Something else was that the rapid expansion and its omnipresence and its somewhat standardized store design as well as recent developments in terms of setting targets for its staff all worked together in dropping the in-store experience at Starbucks. The introduction of set targets to its frontline staff meant that there was minimal time for them to interact with their customers. This was unlike Starbucks which has always been at the forefront in making sure there is interaction with the customers. Starbucks points of differentiation were been drained gradually and now their ideology that coffee was not a commodity but a lifestyle was now being changed and selling coffee as a commodity. This was a critical reason for their failure as they now operated just like a commodity selling point where the customers passed by to buy the commodity and leave.

The other reason was that its customer service started dropping very fast. Like for instance the quality of their baristas started to decline and they hired young people who had no experience in coffee brewing. This was a mistake as they started being undermined by other outlets that offered more at a less price. This dwindling in the quality of the customer service made many Australians opt for their traditional coffeehouse that were there before Starbucks. The decrease in customer service was very fatal as many customers now felt that they offered just normal coffee very poorly but at a very high price.

The final reason was that Starbucks had lost in its promise to offer superior coffee in very comfortable surroundings and that is why their prices were high. Starbucks switched to the vacuum-packaged coffee thus denying the consumers the store-filling aroma of the coffee beans. They also automated the machines hence no hand making of the coffee something that customers liked and characterized coffee making as a theater. Starbucks moved from quality and entered in more about hitting targets per hour whereas they maintained their high prices.

The solutions to all this would have been that as much as they are still operating in Australia in the major cities, they need to take their time and adopt the cultures of coffee in Australia. This will make them edge their competitors. They should stick to the Australian quality coffee that attracts the Australians who have had their tradition in coffee making. Another solution would be to stick to their core of the business and that is improve in customer service. They are not supposed to stop concentrating on profit whereas they are losing customers. What made them thrive were their services something that overtime they have been poor at. They need to go back to when they held their customers with high esteem and loyalty. They need to have qualified baristas. All this they do because they are focusing on their profit and not quality. They need to start offering quality that we came to know Starbucks of. Their core mandate should be quality and ambience not targets and profit.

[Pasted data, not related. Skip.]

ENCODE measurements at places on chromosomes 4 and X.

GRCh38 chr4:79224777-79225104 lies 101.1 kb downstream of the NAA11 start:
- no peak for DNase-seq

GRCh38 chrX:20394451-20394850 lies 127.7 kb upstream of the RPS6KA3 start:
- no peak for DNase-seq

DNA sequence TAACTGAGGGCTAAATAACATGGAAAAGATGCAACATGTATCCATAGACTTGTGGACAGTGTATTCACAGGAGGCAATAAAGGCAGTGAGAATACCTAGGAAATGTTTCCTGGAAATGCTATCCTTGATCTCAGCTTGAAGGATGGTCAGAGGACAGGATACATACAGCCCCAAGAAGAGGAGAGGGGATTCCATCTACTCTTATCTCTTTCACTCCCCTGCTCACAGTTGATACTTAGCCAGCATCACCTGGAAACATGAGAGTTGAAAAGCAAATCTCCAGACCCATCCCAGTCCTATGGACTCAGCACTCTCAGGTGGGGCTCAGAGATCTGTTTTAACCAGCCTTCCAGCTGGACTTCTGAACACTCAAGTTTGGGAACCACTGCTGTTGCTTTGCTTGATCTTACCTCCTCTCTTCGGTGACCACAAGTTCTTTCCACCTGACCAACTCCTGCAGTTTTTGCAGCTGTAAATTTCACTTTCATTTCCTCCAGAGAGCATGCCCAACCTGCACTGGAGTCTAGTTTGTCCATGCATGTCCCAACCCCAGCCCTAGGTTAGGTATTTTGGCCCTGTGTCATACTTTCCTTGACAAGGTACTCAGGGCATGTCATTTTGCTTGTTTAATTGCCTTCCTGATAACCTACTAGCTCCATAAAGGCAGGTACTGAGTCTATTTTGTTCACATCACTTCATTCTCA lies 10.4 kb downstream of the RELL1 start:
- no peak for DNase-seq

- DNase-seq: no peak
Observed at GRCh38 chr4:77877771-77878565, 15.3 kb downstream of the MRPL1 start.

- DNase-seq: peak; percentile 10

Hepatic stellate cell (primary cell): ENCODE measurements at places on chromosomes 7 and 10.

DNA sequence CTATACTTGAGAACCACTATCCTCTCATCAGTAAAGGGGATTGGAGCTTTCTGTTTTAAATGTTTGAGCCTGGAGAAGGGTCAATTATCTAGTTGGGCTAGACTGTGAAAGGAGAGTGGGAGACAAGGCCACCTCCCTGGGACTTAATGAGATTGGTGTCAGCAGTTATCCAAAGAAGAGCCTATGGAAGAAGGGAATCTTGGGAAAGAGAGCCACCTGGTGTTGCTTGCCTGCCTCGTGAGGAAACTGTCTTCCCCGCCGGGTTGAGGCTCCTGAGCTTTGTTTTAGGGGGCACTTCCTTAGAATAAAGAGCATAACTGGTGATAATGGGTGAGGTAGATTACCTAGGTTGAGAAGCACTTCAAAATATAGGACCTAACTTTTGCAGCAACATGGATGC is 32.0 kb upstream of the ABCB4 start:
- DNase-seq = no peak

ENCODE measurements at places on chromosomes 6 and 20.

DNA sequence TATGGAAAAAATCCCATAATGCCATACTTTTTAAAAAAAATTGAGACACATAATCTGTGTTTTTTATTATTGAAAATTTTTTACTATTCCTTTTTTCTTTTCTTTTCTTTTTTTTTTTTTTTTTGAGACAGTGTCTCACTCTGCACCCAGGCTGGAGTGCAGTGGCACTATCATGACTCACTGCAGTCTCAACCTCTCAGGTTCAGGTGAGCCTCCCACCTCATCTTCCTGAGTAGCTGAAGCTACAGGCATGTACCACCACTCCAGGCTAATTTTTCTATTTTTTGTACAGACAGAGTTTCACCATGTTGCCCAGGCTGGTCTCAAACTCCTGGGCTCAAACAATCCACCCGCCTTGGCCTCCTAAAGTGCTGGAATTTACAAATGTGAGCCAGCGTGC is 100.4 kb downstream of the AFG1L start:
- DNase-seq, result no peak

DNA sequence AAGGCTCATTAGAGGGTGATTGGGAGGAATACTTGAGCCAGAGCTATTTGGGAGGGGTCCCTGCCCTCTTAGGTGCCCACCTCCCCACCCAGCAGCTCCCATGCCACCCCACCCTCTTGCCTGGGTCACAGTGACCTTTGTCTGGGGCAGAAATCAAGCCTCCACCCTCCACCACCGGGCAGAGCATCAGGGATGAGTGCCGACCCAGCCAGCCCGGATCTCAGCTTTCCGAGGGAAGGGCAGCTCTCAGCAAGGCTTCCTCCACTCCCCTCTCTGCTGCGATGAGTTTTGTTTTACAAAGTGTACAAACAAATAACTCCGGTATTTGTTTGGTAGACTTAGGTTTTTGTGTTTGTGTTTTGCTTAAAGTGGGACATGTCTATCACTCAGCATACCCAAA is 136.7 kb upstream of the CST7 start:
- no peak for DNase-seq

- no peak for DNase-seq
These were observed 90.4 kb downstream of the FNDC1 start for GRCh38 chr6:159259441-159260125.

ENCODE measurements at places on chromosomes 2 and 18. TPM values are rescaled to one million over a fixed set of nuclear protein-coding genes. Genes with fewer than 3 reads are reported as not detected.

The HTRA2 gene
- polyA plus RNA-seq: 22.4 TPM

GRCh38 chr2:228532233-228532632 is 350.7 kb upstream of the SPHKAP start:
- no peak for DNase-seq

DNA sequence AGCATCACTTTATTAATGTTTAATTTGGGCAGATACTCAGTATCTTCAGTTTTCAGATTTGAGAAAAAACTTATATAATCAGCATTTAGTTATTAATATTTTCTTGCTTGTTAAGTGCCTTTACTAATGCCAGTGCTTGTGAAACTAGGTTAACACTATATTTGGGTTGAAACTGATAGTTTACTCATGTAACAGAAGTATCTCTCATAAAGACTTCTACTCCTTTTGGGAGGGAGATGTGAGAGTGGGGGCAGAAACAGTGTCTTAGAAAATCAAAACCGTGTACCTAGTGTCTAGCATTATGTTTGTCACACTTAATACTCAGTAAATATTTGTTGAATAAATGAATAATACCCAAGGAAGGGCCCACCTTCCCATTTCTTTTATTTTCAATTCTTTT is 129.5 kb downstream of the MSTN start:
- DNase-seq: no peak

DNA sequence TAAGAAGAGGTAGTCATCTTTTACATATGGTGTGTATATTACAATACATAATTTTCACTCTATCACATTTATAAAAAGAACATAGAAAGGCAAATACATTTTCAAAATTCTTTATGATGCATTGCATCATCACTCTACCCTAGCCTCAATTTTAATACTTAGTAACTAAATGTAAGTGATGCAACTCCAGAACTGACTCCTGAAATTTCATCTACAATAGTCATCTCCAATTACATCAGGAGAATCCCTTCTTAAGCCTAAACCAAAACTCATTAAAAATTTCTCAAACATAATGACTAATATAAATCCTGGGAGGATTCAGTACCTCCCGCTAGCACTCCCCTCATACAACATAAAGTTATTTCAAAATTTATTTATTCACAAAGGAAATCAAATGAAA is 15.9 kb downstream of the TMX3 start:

Venturing in new markets can look easy but unless it is carried in a way that it is supposed to be then there is a real danger that many international brands will lose their core businesses especially when they are focusing on profit and not quality at all times.


AustralAsian Specialty Coffee Association (2006), Australian Coffee Market: Key Facts for 2006.

Australian Bureau of Statistics (2008), Cafes, Restaurants and Catering Services, Australia, Report 8655.0 for 2006-07.

Berry, L. L. (2000). Cultivating service brand equity. Journal of the Academy of marketing Science, 28(1).

Bitner, M. J., & Wang, H. S. (2014). 11. Service encounters in service marketing research. Handbook of service marketing research, 221.

Lusch, R. F., & Vargo, S. L. (2014). The service-dominant logic of marketing: Dialog, debate, and directions. Routledge.

Rust, R. T., & Huang, M. H. (Eds.). (2014). Handbook of service marketing research. Edward Elgar Publishing.

T. Bawden (2008), 'Starbucks reports first loss in 16 years', Times Online, 31 July, available at <

Wilson, A., Zeithaml, V. A., Bitner, M. J., & Gremler, D. D. (2002). Services marketing: Integrating customer focus across the firm. (No. @nd Eu). McGraw Hill